Between Education and Propaganda: Public Controversy Over Presidential Library Design
Argumentation and Advocacy
While there is abundant scholarship on extant presidential libraries, rejected presidential library proposals are comparatively understudied. Here, we analyze the public controversies surrounding Richard Nixon's and Ronald Reagan's ill-fated plans for housing their presidential libraries at Duke and Stanford Universities, respectively. These parallel cases offer a glimpse into what Thomas Farrell terms “social knowledge in controversy” — episodes where prevailing social precedents governing human decision-making evolve in the crucible of public argument. What are the presumptions about how presidential libraries should be built and operated? How did they shape the public argument at Duke and Stanford during the early 1980s, and in turn, how did those schools' ultimate decisions to reject the Nixon and Reagan Library proposals reinforce or mold the presumptions? Through examination of primary documents housed at the Stanford and Duke University archives, we generate insight regarding the evolving political function of presidential libraries, and explore the utility of Chaïm Perelman and Lucie Olbrechts-Tyteca's theory of argumentation as a tool of rhetorical criticism. Such inquiry is especially timely in the contemporary milieu, where public controversy simmers regarding the 43rd American president's future library at Southern Methodist University, and where issues of government transparency and accountability persist as salient topics of public and scholarly concern.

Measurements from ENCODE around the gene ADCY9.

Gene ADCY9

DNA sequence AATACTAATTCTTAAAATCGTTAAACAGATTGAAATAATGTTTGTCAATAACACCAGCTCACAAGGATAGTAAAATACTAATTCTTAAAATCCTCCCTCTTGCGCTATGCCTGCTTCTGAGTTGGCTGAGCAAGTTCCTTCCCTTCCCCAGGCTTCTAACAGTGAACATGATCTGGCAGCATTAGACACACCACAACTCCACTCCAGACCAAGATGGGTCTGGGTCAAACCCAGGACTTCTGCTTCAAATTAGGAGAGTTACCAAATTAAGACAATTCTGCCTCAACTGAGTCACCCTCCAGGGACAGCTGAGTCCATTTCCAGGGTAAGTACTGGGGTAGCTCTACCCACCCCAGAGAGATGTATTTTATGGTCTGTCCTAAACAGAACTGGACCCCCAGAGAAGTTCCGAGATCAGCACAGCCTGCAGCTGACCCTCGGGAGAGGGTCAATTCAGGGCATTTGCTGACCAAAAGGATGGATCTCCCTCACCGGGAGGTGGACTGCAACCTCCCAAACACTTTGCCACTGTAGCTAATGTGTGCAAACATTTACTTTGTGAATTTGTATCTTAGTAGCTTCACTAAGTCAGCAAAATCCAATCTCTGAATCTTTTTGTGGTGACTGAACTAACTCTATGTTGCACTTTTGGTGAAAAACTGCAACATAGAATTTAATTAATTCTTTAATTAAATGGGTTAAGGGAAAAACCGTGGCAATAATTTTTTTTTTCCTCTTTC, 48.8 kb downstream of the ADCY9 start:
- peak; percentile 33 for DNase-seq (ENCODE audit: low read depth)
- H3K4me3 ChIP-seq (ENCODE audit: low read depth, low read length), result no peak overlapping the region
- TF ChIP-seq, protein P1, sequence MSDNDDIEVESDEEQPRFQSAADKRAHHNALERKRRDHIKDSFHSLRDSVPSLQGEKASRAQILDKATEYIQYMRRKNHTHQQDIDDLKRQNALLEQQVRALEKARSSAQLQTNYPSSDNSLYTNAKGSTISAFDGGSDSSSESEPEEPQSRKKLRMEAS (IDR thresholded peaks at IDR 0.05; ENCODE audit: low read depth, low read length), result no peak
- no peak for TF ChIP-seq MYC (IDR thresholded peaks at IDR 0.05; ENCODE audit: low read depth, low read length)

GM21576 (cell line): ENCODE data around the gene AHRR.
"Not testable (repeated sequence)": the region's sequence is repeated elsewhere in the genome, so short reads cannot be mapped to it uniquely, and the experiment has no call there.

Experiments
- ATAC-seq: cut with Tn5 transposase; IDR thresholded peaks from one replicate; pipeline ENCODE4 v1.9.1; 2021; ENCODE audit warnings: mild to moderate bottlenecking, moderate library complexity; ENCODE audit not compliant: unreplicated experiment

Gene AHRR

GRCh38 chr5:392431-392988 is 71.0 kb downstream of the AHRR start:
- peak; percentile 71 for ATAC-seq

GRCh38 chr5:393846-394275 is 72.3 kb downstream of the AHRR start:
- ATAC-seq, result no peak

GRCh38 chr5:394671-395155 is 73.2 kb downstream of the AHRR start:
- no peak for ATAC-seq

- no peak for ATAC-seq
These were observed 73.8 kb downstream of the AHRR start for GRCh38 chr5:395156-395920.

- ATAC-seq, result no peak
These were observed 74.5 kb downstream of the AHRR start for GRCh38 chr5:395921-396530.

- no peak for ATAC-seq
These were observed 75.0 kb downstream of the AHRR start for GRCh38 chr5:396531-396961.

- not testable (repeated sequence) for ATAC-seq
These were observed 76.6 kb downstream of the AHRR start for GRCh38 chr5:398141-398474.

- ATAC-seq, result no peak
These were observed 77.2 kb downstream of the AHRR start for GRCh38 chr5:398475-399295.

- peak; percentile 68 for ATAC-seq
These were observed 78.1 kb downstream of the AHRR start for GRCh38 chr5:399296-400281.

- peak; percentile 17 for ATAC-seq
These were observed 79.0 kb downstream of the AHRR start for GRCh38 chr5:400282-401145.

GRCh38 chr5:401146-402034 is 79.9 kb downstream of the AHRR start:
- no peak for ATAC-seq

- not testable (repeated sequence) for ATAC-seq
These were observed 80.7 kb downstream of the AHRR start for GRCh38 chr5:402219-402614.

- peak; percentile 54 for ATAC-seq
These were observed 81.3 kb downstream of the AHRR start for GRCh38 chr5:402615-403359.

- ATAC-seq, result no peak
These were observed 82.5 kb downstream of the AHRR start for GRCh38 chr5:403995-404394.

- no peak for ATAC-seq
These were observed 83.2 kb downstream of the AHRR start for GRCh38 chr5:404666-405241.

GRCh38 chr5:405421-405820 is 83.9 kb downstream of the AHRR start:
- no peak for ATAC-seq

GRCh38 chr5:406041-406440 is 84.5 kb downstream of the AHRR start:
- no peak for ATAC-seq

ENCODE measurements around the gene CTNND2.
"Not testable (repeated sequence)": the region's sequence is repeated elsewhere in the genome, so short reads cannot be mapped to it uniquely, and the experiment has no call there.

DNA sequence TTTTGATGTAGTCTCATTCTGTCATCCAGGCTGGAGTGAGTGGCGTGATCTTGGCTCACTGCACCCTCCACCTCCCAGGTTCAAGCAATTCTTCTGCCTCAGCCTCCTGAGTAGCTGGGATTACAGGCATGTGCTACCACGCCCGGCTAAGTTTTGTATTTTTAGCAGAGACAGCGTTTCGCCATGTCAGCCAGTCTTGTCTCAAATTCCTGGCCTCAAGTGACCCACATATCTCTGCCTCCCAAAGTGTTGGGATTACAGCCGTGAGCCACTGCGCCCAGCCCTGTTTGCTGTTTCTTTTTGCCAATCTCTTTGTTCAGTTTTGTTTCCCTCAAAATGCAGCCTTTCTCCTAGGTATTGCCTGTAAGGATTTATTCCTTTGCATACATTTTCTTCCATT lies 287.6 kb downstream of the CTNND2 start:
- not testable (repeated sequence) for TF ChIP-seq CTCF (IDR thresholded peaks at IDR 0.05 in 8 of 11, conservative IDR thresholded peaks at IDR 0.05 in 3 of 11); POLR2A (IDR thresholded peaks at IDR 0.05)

Mitchell, Gordon R., and Jennifer P. Kirk. “Between Education and Propaganda: Public Controversy over Presidential Library Design.” Argumentation and Advocacy 44, no. 4 (2008): 213-230.